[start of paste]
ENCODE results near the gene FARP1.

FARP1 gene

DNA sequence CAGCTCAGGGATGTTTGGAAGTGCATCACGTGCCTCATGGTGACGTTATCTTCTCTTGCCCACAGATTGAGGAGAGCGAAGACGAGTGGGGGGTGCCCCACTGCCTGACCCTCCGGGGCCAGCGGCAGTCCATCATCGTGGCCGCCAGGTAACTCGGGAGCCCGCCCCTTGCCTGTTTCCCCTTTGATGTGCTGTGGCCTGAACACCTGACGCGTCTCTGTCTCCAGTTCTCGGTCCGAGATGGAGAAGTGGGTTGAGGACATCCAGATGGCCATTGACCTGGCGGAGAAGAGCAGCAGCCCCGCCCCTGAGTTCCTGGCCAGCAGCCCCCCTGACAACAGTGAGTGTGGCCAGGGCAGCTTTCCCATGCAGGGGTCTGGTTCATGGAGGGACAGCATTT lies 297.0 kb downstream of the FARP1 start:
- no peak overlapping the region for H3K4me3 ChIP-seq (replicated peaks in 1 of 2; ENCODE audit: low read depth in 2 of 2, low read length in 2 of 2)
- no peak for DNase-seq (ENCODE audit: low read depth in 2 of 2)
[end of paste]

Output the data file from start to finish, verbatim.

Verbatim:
ENCODE results near the gene FARP1.

FARP1 gene

DNA sequence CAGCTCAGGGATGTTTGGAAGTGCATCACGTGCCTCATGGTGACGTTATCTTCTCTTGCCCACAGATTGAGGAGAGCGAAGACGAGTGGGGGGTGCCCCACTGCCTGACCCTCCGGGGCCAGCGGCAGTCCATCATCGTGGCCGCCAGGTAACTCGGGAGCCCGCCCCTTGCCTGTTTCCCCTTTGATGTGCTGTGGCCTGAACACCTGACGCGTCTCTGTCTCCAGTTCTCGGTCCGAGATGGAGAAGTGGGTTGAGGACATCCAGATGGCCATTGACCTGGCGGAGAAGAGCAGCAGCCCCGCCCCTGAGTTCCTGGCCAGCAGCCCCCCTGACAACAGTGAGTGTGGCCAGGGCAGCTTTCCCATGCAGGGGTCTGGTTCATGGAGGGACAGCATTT lies 297.0 kb downstream of the FARP1 start:
- no peak overlapping the region for H3K4me3 ChIP-seq (replicated peaks in 1 of 2; ENCODE audit: low read depth in 2 of 2, low read length in 2 of 2)
- no peak for DNase-seq (ENCODE audit: low read depth in 2 of 2)